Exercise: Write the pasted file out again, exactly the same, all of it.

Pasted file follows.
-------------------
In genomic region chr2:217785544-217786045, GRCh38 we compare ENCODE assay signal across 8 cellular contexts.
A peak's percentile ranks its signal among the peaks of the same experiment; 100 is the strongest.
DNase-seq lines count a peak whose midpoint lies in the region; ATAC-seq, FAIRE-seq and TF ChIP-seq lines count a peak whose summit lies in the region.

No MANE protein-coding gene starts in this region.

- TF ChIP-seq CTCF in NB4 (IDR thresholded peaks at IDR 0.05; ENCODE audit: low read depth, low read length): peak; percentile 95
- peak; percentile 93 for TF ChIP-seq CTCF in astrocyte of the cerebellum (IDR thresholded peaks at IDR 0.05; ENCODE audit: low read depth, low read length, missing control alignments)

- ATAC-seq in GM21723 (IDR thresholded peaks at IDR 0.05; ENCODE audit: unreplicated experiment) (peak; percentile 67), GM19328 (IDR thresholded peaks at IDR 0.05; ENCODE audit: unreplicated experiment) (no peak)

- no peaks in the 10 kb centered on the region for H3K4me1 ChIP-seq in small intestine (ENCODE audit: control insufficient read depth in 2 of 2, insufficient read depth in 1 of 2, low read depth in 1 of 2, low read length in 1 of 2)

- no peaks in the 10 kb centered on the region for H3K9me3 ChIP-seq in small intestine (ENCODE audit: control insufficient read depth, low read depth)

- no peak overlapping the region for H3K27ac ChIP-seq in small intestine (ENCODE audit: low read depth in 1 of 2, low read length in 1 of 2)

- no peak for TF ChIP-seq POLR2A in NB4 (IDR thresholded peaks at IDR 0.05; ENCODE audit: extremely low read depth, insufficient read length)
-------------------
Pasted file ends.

In genomic region chr2:217785544-217786045, GRCh38 we compare ENCODE assay signal across 8 cellular contexts.
A peak's percentile ranks its signal among the peaks of the same experiment; 100 is the strongest.
DNase-seq lines count a peak whose midpoint lies in the region; ATAC-seq, FAIRE-seq and TF ChIP-seq lines count a peak whose summit lies in the region.

No MANE protein-coding gene starts in this region.

- TF ChIP-seq CTCF in NB4 (IDR thresholded peaks at IDR 0.05; ENCODE audit: low read depth, low read length): peak; percentile 95
- peak; percentile 93 for TF ChIP-seq CTCF in astrocyte of the cerebellum (IDR thresholded peaks at IDR 0.05; ENCODE audit: low read depth, low read length, missing control alignments)

- ATAC-seq in GM21723 (IDR thresholded peaks at IDR 0.05; ENCODE audit: unreplicated experiment) (peak; percentile 67), GM19328 (IDR thresholded peaks at IDR 0.05; ENCODE audit: unreplicated experiment) (no peak)

- no peaks in the 10 kb centered on the region for H3K4me1 ChIP-seq in small intestine (ENCODE audit: control insufficient read depth in 2 of 2, insufficient read depth in 1 of 2, low read depth in 1 of 2, low read length in 1 of 2)

- no peaks in the 10 kb centered on the region for H3K9me3 ChIP-seq in small intestine (ENCODE audit: control insufficient read depth, low read depth)

- no peak overlapping the region for H3K27ac ChIP-seq in small intestine (ENCODE audit: low read depth in 1 of 2, low read length in 1 of 2)

- no peak for TF ChIP-seq POLR2A in NB4 (IDR thresholded peaks at IDR 0.05; ENCODE audit: extremely low read depth, insufficient read length)